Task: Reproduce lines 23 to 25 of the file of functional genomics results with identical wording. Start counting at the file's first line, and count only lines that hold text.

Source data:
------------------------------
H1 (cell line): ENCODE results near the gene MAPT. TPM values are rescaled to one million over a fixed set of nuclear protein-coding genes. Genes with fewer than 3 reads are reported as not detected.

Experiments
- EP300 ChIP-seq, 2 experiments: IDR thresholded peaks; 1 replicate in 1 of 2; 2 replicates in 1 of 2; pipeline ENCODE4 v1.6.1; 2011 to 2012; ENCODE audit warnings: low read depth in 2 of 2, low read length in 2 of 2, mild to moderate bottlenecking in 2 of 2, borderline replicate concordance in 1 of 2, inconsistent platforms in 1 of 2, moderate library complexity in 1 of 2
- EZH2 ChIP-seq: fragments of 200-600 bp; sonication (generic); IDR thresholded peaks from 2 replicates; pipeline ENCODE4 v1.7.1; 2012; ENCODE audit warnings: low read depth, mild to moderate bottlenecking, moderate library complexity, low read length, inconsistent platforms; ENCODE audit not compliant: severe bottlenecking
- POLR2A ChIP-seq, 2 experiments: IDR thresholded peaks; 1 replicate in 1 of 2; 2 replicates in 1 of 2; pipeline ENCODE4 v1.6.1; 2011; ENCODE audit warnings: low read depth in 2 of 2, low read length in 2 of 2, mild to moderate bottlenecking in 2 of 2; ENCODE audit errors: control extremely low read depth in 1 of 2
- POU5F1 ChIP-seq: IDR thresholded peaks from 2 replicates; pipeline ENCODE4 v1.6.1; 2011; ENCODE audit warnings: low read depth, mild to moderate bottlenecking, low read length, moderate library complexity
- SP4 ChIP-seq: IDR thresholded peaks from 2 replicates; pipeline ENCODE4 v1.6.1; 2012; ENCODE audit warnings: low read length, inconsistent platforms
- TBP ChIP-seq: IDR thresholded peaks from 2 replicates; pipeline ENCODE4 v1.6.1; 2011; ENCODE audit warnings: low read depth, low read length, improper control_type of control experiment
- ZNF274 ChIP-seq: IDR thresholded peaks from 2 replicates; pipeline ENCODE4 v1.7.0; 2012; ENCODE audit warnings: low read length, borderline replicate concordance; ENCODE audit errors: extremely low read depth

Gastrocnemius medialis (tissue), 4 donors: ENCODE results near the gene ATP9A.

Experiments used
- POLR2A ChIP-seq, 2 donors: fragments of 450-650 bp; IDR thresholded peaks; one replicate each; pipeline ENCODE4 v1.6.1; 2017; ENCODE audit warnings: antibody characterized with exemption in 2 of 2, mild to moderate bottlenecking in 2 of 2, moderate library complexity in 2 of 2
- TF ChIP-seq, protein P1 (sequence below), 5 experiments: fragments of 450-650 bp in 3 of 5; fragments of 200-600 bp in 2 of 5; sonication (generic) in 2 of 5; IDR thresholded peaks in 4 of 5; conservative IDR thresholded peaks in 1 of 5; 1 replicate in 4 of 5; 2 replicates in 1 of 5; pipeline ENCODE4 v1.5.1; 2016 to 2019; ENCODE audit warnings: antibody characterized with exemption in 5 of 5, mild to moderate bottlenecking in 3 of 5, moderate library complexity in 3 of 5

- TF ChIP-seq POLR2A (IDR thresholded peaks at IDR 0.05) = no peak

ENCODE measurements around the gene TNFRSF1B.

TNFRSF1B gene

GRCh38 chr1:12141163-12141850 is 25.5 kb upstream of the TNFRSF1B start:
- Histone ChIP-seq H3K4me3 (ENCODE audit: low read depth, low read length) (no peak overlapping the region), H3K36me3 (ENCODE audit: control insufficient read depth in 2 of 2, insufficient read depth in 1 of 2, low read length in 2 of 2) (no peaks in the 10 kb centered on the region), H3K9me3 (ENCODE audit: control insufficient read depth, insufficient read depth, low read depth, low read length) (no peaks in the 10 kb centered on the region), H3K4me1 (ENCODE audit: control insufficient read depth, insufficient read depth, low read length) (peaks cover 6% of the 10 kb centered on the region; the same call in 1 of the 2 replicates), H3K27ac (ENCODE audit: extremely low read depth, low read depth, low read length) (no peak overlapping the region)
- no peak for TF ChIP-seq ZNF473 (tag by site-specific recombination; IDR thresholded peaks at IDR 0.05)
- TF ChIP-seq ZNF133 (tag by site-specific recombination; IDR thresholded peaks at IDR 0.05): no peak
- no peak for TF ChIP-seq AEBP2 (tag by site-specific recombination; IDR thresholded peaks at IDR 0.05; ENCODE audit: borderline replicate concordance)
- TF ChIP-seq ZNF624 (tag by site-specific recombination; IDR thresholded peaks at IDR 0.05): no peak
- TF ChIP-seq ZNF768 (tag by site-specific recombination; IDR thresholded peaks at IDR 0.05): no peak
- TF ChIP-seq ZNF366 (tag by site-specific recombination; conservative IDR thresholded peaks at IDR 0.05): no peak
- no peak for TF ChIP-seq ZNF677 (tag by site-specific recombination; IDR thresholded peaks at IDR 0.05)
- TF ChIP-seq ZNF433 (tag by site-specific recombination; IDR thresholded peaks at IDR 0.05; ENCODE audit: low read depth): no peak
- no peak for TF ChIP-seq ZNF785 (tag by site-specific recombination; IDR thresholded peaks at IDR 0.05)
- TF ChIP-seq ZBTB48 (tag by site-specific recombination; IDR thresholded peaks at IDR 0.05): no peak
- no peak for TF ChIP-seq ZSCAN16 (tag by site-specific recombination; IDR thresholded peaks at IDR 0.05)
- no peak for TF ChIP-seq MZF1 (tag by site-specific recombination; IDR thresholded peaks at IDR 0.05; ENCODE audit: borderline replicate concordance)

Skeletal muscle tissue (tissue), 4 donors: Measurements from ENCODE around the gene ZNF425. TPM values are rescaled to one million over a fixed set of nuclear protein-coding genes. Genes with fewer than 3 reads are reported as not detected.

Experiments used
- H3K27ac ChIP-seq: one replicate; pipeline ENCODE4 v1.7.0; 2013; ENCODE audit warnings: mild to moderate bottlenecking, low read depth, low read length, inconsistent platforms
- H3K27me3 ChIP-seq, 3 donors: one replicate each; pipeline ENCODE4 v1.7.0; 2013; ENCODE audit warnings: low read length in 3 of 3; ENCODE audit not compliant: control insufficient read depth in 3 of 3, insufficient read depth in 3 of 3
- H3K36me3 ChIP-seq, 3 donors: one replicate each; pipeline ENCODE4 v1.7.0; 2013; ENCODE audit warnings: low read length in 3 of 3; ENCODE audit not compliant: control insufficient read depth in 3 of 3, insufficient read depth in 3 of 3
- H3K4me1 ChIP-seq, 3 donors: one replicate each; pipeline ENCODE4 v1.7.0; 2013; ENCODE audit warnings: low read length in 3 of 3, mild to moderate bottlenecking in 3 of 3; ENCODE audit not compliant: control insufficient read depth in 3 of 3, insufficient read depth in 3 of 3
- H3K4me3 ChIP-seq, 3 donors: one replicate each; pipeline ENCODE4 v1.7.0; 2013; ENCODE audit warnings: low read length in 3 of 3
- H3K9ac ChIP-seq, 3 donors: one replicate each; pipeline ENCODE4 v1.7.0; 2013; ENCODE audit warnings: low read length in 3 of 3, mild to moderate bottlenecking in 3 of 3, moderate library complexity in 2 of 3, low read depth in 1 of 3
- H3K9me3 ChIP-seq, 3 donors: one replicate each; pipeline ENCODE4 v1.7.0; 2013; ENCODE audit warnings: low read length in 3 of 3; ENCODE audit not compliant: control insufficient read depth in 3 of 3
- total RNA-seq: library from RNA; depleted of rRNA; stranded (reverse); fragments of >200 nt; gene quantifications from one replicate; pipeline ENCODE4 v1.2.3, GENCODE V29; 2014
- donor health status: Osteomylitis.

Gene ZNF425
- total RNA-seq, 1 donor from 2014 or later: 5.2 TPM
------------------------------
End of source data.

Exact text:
- TF ChIP-seq ZNF768 (tag by site-specific recombination; IDR thresholded peaks at IDR 0.05): no peak
- TF ChIP-seq ZNF366 (tag by site-specific recombination; conservative IDR thresholded peaks at IDR 0.05): no peak
- no peak for TF ChIP-seq ZNF677 (tag by site-specific recombination; IDR thresholded peaks at IDR 0.05)